Exchange rate volatility can affect a company’s hedging strategy – the next post will cover why timing is key.

The Benefits of Hedging, and Managing FX Risk: Part 2

Managing this FX risk faced by importers and exporters all over the globe today is a three-step process: identify FX risk; develop a strategy; and utilized the proper instruments/strategies to hedge the risk.

Identify FX Risk

As explained in the previous blog post, the most common type of risk faced by firms is transaction risk. For a New Zealand exporting company paid in Australian Dollars, measuring FX risk entails determining how many Australian Dollars it expects to receive over the coming quarter (whatever the period of business may be), versus the money the New Zealand firm will need to make payments in Australian Dollars over the same period. Simply put, this difference is the amount that needs to be hedged.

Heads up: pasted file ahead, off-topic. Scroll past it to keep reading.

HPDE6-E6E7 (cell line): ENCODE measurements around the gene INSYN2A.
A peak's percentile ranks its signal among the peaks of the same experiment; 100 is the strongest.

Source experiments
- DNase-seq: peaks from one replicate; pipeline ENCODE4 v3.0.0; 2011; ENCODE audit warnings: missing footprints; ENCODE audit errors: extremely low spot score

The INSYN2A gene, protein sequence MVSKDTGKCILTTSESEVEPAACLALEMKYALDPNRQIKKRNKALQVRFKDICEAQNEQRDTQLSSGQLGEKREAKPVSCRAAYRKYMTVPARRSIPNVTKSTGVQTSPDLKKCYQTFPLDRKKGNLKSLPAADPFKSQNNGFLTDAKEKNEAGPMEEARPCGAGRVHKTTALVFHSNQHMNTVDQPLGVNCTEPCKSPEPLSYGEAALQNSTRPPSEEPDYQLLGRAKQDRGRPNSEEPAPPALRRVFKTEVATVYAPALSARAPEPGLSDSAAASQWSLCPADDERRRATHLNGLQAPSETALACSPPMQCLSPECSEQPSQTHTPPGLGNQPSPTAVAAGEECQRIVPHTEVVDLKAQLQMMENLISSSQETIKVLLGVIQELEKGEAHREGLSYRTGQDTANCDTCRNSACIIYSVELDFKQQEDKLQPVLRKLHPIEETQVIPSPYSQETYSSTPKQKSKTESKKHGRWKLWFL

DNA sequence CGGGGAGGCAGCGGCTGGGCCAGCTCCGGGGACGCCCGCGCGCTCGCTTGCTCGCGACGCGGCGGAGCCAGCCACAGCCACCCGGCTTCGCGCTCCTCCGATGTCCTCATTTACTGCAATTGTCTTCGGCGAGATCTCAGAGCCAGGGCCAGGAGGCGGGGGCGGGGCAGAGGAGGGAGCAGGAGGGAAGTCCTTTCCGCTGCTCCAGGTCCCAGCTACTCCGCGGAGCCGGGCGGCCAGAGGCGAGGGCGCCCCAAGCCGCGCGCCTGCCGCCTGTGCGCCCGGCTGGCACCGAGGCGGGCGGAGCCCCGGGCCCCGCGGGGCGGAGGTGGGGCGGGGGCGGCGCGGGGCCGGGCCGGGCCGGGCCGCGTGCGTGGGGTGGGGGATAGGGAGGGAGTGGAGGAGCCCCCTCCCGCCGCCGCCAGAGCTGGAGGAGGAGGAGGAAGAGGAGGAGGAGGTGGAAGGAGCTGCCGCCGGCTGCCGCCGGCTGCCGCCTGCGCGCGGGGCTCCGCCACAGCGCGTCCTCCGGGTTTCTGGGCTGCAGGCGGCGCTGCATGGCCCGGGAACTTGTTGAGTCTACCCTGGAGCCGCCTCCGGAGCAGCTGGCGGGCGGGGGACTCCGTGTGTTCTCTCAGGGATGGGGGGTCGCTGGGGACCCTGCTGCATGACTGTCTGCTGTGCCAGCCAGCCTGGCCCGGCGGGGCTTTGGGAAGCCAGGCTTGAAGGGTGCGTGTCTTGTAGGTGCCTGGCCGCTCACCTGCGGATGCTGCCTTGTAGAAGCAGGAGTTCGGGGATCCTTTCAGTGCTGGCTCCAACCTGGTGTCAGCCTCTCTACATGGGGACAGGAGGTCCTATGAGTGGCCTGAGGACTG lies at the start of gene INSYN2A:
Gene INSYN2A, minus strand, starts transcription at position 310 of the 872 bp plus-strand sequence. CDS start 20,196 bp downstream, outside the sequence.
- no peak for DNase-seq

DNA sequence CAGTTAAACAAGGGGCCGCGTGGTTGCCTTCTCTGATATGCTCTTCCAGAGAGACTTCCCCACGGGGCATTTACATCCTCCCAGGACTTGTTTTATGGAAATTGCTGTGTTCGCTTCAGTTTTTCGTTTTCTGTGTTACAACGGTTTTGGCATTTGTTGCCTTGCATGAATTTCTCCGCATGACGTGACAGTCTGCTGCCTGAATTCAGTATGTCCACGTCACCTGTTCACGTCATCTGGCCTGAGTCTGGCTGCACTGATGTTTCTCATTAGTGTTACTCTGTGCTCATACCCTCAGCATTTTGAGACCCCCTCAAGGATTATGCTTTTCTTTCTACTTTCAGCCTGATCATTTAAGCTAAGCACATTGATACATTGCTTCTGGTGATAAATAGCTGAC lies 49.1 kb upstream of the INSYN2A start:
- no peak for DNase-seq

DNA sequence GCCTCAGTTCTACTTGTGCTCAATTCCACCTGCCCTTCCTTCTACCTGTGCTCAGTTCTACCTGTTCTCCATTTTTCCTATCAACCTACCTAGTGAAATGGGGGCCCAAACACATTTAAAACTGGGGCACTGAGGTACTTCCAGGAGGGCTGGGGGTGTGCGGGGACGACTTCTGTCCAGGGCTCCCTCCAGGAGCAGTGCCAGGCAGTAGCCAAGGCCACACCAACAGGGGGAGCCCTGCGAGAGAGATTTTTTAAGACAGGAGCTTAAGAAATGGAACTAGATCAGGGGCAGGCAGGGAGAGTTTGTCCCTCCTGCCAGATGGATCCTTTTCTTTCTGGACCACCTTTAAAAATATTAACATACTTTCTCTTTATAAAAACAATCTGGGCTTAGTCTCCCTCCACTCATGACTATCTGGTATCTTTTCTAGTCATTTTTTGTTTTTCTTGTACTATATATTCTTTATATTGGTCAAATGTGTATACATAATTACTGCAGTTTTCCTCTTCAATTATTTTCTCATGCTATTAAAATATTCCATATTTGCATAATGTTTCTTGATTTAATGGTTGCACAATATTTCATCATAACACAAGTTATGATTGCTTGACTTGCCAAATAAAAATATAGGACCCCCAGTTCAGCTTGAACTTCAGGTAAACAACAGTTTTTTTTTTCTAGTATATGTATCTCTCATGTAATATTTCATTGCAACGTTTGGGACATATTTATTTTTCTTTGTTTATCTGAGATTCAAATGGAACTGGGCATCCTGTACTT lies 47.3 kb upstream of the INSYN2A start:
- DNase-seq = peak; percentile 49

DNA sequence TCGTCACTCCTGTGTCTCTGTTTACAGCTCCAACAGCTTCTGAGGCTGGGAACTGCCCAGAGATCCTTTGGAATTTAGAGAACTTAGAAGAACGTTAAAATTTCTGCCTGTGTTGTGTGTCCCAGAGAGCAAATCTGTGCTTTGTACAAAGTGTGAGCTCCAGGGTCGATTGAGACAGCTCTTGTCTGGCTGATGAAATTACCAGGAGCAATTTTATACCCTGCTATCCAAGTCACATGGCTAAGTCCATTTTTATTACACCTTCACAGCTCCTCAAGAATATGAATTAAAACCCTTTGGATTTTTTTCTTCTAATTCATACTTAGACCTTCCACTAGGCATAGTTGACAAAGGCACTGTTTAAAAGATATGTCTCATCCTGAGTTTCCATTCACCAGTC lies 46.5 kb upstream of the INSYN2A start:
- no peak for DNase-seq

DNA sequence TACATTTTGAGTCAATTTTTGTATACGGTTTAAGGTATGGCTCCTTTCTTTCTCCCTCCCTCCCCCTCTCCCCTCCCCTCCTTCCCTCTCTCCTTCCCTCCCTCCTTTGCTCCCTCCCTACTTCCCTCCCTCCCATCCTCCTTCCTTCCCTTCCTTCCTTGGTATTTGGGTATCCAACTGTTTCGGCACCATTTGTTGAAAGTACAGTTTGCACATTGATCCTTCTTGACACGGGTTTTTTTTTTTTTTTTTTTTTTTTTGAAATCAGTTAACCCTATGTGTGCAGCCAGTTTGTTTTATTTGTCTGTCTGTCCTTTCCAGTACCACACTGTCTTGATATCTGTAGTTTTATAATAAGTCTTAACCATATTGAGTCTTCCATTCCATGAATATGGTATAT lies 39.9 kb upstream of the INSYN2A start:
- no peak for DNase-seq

Developing a Strategy

Developing a hedging strategy necessitates that the following questions be answered: when should FX exposure be hedged; what tools/instruments are available under the current circumstances; and how will the performance of the hedge be measured? Developing a strategy is contingent on where in the process a firm is (see flow chart below).

Blog 5 Image

Using the Proper Hedging Instrument

Implementing the proper hedging strategy involves a review of the company’s policies as well as the intentions of the hedge. Hedges can vary from something simple like purchasing the foreign currency, to more round about ways like purchasing commodities in the country where the company’s products are sold.

We will discuss different types of hedges – what the proper hedging instrument is – in the next post.

The Benefits of Hedging, and Managing FX Risk: Part 1